That is an amazing story. Good luck to Mary Grice in her efforts to get her money back and perhaps overturn this little-known provision of the law that no one admits that they wanted in the first place, yet somehow the power for the Treasury Department to do this got stuck into the farm bill.

Typical, the Democratic candidate to replace Mitch McConnell, Alison Lundergan Grimes, blasts Mitch McConnell for opposing the Paycheck Fairness Act yet refuses to criticize a Kentucky Democratic politician accused of sexual harassment.

Oh, what is a little Senate rule when Harry Reid wants to attack the Koch brothers?

Even liberal Ruth Marcus is disgusted by the Democrats' demagoguery on equal pay.

Michael Barone reminds us of a lot of assumptions that were made in the 1970s that were never borne out. So, he wonders, what conventional wisdom from today will be proven wrong in time.

Eric Holder thinks he's been treated worse than any other attorney general of the United States. Peter Wehner reminds us of other attorneys generals whom the Democrats were happy to attack personally. Wehner reminds us of the ugly, partisan tone of Obama's administration.
Mr. Obama has accused Republicans of being social Darwinists and members of the “flat earth society,” of putting their party ahead of their country, and of wanting dirty air and dirty water. He says Republicans want autistic and Down syndrome children to “fend for themselves.” He accuses his opponents of not simply being wrong but of being his “enemies.” During the 2012 election, Obama’s vice president said Republicans want to put African-Americans “back in chains” while Obama’s top aides and allies implied Governor Romney was a felon and flat-out stated that he was responsible for the cancer-death of a steelworker’s wife. The list goes on and on. Mr. Obama is the most polarizing president in the history of polling.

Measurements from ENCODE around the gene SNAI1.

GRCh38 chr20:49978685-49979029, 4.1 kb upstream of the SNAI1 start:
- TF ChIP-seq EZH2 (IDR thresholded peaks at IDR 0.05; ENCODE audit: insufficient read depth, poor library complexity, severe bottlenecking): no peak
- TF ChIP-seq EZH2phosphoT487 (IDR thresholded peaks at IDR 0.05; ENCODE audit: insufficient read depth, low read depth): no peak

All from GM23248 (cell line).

It’s bad enough that Eric Holder is incompetent, that he’s misled Congress on multiple occasions, that he considers America to be a “nation of cowards” on race, and that he’s engaged in covering up for the administration (including the current IRS scandal). But can the Attorney General of the United States please quit feeling so sorry for himself? So put upon?
His advice is to "Man up, Mr. Holder."

Jim Geraghty looks at all the phony issues that the Democrats have latched on to in order to avoid talking about Obamacare and the dreary state of the economy.

See what you know about the Democrats' Paycheck Fairness Act.

Kimberley Strassel explains what we know now about the IRS scandal with the release of documents from the House Ways and Means Committee. We can see now how closely tied the IRS targeting of conservative groups was to calls from Democrats to do just that.
The final merit of Mr. Camp's letter is that he's called out Justice and Democrats. Mr. Camp was careful in laying out the ways Ms. Lerner may have broken the law, with powerful details. Democrats can't refute the facts, so instead they are howling about all manner of trivia—the release of names, the "secret" vote to release taxpayer information. But it remains that they are putting themselves on record in support of IRS officials who target groups, circumvent rules, and potentially break the law. That ought to go down well with voters.